Baseball Front Offices
In 1933 he was named as traveling secretary for the Cincinnati Reds, while continuing to spend his offseasons as an official. After later spending one season as general manager of the team's Durham, North Carolina minor league club, Lane was elevated to assistant general manager for the Reds under Warren Giles on November 17, 1936.
After the U.S. entered World War II, Lane joined the Navy and spent the next four years in the service before returning in 1946 as general manager of the Kansas City Blues, a top farm club of the New York Yankees.
One year in that position led to a two-year stretch as president of the minor league American Association. Lane then resigned that post in 1948 to become general manager of the White Sox. Over the next seven years, he would shape the team into a contender after nearly two decades of mediocrity. In seven years with the White Sox, he made 241 trades.
After resigning in September 1955, Lane quickly found work again in St. Louis, where he spent two seasons before moving to Cleveland in November 1957. As General Manager of the St. Louis Cardinals, he tried to trade popular superstar hitter Stan Musial to the Philadelphia Phillies for star pitcher Robin Roberts. When news of the proposed transaction was leaked to the radio, Cardinals' owner August Busch stopped the deal.
While in Cleveland, Lane gained infamy by trading popular star slugger Rocky Colavito to the Detroit Tigers for excellent hitter Harvey Kuenn, resulting in the so called "Curse of Colavito." He left Cleveland in January 1961 for an executive position with the Kansas City Athletics, but the combination of Lane and volatile owner Charlie Finley led to an early end to his employment just eight months later. The lingering feud between the two over compensation would result in a lawsuit that took over three years to settle.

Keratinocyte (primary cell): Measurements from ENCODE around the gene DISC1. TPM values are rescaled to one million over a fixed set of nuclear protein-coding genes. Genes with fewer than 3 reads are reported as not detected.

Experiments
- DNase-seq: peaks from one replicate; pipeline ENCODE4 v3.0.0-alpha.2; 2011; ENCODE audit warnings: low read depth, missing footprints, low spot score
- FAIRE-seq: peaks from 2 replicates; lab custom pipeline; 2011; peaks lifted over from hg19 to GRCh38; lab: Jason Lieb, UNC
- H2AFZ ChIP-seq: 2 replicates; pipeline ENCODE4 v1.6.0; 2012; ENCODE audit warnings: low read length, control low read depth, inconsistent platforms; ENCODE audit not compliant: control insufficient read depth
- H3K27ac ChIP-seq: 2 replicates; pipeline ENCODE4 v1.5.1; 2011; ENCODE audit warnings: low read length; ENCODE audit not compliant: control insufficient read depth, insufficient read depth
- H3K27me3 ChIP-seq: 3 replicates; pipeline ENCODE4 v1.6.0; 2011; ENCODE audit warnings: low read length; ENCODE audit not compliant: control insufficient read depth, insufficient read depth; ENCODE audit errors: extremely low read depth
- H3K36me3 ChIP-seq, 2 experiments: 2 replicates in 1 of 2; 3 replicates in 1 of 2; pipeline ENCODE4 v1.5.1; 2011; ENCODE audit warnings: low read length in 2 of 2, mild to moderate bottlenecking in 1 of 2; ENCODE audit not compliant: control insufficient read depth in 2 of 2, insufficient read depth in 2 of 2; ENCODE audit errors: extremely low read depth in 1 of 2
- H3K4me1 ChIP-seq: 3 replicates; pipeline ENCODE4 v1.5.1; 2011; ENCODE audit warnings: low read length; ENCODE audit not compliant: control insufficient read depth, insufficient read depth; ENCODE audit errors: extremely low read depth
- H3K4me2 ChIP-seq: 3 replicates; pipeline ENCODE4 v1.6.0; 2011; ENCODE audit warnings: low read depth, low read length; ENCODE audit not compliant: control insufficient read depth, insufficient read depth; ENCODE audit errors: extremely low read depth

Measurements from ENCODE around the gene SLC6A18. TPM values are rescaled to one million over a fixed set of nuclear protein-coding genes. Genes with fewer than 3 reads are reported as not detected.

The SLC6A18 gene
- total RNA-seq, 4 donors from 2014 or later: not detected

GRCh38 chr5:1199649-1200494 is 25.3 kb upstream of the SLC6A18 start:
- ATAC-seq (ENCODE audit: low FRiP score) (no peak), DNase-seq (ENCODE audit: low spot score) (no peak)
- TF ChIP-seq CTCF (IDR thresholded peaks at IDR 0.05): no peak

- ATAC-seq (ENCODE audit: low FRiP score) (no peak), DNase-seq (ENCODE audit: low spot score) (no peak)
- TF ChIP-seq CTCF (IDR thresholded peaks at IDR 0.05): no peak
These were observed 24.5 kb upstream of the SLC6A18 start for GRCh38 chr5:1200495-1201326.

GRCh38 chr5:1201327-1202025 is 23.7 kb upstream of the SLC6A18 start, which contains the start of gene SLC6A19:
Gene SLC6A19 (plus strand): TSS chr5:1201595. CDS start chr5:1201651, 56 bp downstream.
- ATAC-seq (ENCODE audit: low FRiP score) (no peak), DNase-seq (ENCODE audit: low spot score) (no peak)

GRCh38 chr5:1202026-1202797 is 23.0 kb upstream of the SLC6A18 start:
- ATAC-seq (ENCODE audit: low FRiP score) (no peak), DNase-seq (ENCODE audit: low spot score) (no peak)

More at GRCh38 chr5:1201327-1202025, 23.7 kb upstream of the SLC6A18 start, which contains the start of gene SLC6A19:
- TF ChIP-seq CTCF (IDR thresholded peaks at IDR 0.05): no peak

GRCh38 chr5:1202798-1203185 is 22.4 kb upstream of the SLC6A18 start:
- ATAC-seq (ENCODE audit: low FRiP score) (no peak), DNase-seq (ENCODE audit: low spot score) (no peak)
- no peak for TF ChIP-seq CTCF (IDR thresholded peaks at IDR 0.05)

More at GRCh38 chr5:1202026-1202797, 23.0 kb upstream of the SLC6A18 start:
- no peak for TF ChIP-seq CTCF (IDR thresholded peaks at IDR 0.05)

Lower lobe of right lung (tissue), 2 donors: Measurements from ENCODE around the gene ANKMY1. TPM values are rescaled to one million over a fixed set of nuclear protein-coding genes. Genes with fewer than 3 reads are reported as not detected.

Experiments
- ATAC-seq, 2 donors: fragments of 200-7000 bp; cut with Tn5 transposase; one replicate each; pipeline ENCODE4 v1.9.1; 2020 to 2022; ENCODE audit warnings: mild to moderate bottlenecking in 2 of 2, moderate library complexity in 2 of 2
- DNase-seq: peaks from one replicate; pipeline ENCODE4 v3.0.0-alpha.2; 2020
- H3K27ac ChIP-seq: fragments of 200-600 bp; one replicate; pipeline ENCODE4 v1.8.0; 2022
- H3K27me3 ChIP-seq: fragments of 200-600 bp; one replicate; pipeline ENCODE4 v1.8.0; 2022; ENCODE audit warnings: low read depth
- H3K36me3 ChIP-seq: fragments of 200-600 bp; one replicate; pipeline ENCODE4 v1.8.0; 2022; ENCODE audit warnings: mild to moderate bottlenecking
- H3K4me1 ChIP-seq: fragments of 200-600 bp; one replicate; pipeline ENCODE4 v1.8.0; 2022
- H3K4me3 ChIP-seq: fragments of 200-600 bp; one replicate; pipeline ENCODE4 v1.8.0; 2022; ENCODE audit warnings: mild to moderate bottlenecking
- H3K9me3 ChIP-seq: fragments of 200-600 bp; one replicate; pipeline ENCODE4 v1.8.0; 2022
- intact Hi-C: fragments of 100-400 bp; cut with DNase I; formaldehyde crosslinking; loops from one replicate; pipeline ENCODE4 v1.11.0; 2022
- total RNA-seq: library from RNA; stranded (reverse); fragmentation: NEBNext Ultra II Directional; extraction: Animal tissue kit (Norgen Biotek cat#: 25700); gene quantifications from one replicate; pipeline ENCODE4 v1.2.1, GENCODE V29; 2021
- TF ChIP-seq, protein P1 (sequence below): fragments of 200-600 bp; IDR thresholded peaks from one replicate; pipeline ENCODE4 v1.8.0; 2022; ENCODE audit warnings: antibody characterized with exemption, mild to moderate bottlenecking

Due to his uncertain contract status Lane was forced out of baseball during this period, but found employment on May 7, 1962 as general manager of the National Basketball Association's Chicago Zephyrs.
On January 8, 1965, Lane settled his lawsuit with Finley, accepting $113,000 plus the freedom to take another baseball front-office position. Early reports of his being part of an ownership group to buy the Boston Red Sox, as well as potentially serving as president of the Texas League, proved to be unfounded. Instead, the Baltimore Orioles hired him as a special assistant to general manager Lee MacPhail on March 7, serving primarily as a scout, a post he would hold for nearly six years.
Shortly before his 75th birthday, Lane was hired as general manager for the Milwaukee Brewers. Following that stint, he ended his career as a scout for both the California Angels and Texas Rangers.
Famous quotes containing the words baseball, front and/or offices:
“Spooky things happen in houses densely occupied by adolescent boys. When I checked out a four-inch dent in the living room ceiling one afternoon, even the kid still holding the baseball bat looked genuinely baffled about how he possibly could have done it.”
—Mary Kay Blakely (20th century)
“Love is the hardest thing in the world to write about. So simple. Youve got to catch it through details, like the early morning sunlight hitting the gray tin of the rain spout in front of her house. The ringing of a telephone that sounds like Beethovens Pastoral. A letter scribbled on her office stationery that you carry around in your pocket because it smells of all the lilacs in Ohio.”
—Billy Wilder (b. 1906)
“In a virtuous government, and more especially in times like these, public offices are, what the should be, burthens to those appointed to them which it would be wrong to decline, though foreseen to bring with them intense labor and great private loss.”
—Thomas Jefferson (17431826)